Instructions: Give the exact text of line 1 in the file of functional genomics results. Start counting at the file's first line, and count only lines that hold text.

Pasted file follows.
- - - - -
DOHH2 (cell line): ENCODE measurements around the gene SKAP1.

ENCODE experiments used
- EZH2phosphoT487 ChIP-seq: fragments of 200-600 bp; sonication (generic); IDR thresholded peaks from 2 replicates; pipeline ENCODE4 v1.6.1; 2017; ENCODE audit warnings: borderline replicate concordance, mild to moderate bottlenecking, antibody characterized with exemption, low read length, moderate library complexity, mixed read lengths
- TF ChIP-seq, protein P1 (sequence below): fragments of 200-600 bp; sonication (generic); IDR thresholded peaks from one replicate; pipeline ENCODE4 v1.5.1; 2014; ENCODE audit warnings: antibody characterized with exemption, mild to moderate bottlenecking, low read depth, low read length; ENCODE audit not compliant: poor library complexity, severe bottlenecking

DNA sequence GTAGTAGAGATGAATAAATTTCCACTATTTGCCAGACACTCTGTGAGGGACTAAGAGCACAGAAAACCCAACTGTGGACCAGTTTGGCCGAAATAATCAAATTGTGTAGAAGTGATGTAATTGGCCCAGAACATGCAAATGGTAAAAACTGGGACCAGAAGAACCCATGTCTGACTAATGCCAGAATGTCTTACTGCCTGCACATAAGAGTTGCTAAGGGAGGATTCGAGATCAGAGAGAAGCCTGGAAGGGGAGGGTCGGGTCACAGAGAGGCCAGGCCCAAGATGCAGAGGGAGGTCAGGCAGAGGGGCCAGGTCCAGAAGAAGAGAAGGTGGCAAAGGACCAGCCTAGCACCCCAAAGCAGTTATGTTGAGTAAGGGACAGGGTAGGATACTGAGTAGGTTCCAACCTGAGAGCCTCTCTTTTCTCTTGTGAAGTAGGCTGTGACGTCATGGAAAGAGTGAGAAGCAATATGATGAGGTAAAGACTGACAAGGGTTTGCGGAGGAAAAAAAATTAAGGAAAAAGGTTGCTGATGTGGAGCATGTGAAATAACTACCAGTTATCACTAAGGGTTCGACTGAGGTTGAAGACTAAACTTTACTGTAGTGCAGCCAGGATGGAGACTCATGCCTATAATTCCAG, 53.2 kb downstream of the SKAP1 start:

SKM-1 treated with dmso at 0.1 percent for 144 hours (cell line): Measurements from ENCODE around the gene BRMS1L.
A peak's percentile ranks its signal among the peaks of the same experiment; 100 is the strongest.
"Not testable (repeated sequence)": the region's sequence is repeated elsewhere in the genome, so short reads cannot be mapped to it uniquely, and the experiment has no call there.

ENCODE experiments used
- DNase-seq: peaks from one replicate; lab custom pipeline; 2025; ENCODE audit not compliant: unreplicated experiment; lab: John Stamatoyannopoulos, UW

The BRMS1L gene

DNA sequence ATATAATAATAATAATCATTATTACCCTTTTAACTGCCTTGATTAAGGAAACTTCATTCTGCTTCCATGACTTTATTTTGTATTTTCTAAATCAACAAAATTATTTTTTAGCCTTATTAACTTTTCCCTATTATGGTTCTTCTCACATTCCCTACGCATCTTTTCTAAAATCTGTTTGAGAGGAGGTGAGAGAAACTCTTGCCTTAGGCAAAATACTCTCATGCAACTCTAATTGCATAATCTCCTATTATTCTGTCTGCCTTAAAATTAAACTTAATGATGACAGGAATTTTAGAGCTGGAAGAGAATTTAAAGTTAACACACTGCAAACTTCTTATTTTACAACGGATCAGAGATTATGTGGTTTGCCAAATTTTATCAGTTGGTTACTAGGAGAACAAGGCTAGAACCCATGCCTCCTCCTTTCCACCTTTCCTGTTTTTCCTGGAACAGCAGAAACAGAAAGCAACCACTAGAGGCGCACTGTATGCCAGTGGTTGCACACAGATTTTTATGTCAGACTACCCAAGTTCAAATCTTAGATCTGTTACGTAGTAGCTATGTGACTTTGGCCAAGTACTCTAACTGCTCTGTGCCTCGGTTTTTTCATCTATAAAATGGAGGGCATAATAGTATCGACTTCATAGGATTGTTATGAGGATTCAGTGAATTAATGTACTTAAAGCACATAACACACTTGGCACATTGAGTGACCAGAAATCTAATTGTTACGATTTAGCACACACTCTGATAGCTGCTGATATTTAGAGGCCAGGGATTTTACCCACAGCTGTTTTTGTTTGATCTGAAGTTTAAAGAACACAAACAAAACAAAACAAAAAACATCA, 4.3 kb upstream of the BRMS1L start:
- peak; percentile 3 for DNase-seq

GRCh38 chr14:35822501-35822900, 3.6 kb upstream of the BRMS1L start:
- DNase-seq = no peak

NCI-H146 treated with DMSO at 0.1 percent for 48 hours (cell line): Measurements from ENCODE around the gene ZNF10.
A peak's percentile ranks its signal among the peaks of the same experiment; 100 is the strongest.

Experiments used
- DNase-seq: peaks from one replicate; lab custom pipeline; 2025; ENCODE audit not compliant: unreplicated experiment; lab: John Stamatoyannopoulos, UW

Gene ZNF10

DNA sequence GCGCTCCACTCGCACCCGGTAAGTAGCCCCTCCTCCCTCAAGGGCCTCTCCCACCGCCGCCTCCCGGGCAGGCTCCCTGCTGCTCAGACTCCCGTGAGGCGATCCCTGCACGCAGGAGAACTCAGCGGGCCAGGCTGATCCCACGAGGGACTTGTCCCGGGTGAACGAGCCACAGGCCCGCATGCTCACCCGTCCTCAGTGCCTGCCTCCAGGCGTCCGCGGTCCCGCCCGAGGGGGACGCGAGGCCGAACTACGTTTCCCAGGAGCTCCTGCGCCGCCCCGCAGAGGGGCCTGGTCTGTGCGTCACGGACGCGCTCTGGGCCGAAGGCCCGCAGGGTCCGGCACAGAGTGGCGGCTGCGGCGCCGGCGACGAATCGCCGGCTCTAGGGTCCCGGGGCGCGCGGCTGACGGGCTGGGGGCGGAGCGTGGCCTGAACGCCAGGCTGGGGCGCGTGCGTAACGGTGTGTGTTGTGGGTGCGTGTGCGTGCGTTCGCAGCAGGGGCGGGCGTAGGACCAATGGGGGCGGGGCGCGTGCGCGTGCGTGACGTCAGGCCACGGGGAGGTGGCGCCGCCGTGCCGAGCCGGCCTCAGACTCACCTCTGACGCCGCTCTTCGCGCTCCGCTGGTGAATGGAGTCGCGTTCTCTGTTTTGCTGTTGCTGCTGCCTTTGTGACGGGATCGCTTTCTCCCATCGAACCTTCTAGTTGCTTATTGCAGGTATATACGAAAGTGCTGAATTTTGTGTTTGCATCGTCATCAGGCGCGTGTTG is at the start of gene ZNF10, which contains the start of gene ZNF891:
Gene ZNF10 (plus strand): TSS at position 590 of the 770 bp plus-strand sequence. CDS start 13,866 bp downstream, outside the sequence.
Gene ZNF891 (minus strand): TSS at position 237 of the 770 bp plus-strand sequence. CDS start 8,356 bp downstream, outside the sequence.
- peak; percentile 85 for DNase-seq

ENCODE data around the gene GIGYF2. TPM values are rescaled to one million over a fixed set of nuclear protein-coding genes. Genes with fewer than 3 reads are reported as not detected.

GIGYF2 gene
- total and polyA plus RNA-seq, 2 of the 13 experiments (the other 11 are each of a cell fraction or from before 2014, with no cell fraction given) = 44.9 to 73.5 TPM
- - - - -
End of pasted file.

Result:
DOHH2 (cell line): ENCODE measurements around the gene SKAP1.